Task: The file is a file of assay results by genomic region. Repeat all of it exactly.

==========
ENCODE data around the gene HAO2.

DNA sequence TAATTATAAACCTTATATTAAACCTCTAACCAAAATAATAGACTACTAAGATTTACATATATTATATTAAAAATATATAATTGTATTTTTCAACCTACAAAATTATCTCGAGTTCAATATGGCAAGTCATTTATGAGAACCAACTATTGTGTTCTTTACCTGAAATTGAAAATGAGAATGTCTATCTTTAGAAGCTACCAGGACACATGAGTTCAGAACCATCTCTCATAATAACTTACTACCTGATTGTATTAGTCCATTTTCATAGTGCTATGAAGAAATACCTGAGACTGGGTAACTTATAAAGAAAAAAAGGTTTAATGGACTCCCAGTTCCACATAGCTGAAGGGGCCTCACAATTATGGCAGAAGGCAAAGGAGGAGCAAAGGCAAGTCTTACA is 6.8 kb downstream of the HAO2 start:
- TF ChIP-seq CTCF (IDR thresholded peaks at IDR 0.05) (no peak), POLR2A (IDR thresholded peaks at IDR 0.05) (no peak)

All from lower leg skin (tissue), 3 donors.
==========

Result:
ENCODE data around the gene HAO2.

DNA sequence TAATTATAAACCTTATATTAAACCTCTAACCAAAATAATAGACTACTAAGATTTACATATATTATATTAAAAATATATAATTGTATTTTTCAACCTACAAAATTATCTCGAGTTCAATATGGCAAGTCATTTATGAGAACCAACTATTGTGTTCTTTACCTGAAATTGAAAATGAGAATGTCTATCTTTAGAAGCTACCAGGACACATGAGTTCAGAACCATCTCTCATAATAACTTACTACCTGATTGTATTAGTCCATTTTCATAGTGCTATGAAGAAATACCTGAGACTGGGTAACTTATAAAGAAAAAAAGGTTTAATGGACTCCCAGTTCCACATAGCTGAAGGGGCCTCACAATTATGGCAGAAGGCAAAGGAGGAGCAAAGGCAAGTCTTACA is 6.8 kb downstream of the HAO2 start:
- TF ChIP-seq CTCF (IDR thresholded peaks at IDR 0.05) (no peak), POLR2A (IDR thresholded peaks at IDR 0.05) (no peak)

All from lower leg skin (tissue), 3 donors.